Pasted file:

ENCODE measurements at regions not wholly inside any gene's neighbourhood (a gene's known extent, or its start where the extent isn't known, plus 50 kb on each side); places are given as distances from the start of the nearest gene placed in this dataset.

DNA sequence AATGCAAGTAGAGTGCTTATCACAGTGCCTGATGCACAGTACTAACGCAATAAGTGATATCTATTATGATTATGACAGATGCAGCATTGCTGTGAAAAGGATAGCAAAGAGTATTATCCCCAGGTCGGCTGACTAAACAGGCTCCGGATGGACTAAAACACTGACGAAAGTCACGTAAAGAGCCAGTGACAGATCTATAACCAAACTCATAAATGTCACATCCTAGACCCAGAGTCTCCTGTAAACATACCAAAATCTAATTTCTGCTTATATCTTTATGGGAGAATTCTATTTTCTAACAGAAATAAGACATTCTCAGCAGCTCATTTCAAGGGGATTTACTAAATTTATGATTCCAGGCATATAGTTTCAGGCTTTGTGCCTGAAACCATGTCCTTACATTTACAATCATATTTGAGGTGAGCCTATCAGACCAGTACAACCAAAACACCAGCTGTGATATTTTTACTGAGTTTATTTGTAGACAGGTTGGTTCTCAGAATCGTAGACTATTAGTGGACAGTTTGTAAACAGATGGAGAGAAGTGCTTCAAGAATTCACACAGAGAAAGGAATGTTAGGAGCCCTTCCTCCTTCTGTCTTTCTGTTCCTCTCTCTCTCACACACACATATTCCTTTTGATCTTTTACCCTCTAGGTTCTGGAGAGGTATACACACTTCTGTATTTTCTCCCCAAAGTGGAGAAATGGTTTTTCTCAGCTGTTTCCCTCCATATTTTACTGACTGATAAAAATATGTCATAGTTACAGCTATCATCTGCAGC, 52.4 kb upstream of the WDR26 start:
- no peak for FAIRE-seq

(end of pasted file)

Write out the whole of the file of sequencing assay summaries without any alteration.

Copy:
ENCODE measurements at regions not wholly inside any gene's neighbourhood (a gene's known extent, or its start where the extent isn't known, plus 50 kb on each side); places are given as distances from the start of the nearest gene placed in this dataset.

DNA sequence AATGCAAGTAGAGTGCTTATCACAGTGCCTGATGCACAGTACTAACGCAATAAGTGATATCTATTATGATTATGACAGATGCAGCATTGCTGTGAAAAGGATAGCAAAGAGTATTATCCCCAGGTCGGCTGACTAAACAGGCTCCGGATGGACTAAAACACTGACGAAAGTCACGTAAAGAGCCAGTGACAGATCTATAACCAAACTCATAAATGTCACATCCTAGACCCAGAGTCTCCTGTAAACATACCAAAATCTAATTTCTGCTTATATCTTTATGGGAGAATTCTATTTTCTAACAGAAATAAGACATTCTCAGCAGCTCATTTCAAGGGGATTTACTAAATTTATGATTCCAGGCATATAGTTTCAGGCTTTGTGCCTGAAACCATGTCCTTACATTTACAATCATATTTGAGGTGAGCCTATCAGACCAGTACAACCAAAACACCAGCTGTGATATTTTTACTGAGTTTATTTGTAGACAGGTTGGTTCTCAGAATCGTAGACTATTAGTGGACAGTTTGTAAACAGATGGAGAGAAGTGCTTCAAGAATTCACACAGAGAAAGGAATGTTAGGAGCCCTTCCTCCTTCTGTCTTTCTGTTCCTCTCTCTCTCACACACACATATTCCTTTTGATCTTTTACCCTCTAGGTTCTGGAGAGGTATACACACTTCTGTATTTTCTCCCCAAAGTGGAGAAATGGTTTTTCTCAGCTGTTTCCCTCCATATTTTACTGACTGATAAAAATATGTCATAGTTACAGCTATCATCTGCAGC, 52.4 kb upstream of the WDR26 start:
- no peak for FAIRE-seq